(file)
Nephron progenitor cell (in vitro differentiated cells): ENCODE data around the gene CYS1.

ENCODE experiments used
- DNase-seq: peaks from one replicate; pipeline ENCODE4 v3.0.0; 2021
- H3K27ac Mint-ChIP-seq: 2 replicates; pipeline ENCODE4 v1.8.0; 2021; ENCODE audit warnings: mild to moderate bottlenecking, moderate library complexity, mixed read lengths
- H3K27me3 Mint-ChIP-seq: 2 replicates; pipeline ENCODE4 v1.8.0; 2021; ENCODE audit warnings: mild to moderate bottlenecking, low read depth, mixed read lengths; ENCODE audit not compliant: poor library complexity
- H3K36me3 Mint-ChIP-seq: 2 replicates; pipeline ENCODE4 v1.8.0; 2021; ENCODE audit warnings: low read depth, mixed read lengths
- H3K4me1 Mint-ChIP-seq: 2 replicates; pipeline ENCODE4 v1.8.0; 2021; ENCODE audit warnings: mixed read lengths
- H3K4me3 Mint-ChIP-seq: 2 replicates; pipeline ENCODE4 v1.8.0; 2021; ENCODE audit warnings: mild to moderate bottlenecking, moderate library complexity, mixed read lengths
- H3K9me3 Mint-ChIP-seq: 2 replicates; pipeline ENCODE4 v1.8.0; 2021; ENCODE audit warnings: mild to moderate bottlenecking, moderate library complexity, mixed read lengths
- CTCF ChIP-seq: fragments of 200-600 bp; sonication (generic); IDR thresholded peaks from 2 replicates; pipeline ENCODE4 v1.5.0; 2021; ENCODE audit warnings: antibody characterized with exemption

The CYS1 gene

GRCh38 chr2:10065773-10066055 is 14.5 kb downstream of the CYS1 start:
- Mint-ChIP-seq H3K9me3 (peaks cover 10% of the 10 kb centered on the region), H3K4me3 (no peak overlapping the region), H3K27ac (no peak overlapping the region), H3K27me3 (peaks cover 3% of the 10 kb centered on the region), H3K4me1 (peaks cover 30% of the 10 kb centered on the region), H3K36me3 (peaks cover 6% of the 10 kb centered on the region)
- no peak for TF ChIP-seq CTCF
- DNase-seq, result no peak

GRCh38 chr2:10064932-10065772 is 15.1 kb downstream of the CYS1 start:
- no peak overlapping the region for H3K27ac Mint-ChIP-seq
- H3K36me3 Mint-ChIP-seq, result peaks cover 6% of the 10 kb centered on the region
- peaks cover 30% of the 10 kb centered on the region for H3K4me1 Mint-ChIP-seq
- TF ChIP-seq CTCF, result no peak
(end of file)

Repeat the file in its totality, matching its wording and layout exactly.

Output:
Nephron progenitor cell (in vitro differentiated cells): ENCODE data around the gene CYS1.

ENCODE experiments used
- DNase-seq: peaks from one replicate; pipeline ENCODE4 v3.0.0; 2021
- H3K27ac Mint-ChIP-seq: 2 replicates; pipeline ENCODE4 v1.8.0; 2021; ENCODE audit warnings: mild to moderate bottlenecking, moderate library complexity, mixed read lengths
- H3K27me3 Mint-ChIP-seq: 2 replicates; pipeline ENCODE4 v1.8.0; 2021; ENCODE audit warnings: mild to moderate bottlenecking, low read depth, mixed read lengths; ENCODE audit not compliant: poor library complexity
- H3K36me3 Mint-ChIP-seq: 2 replicates; pipeline ENCODE4 v1.8.0; 2021; ENCODE audit warnings: low read depth, mixed read lengths
- H3K4me1 Mint-ChIP-seq: 2 replicates; pipeline ENCODE4 v1.8.0; 2021; ENCODE audit warnings: mixed read lengths
- H3K4me3 Mint-ChIP-seq: 2 replicates; pipeline ENCODE4 v1.8.0; 2021; ENCODE audit warnings: mild to moderate bottlenecking, moderate library complexity, mixed read lengths
- H3K9me3 Mint-ChIP-seq: 2 replicates; pipeline ENCODE4 v1.8.0; 2021; ENCODE audit warnings: mild to moderate bottlenecking, moderate library complexity, mixed read lengths
- CTCF ChIP-seq: fragments of 200-600 bp; sonication (generic); IDR thresholded peaks from 2 replicates; pipeline ENCODE4 v1.5.0; 2021; ENCODE audit warnings: antibody characterized with exemption

The CYS1 gene

GRCh38 chr2:10065773-10066055 is 14.5 kb downstream of the CYS1 start:
- Mint-ChIP-seq H3K9me3 (peaks cover 10% of the 10 kb centered on the region), H3K4me3 (no peak overlapping the region), H3K27ac (no peak overlapping the region), H3K27me3 (peaks cover 3% of the 10 kb centered on the region), H3K4me1 (peaks cover 30% of the 10 kb centered on the region), H3K36me3 (peaks cover 6% of the 10 kb centered on the region)
- no peak for TF ChIP-seq CTCF
- DNase-seq, result no peak

GRCh38 chr2:10064932-10065772 is 15.1 kb downstream of the CYS1 start:
- no peak overlapping the region for H3K27ac Mint-ChIP-seq
- H3K36me3 Mint-ChIP-seq, result peaks cover 6% of the 10 kb centered on the region
- peaks cover 30% of the 10 kb centered on the region for H3K4me1 Mint-ChIP-seq
- TF ChIP-seq CTCF, result no peak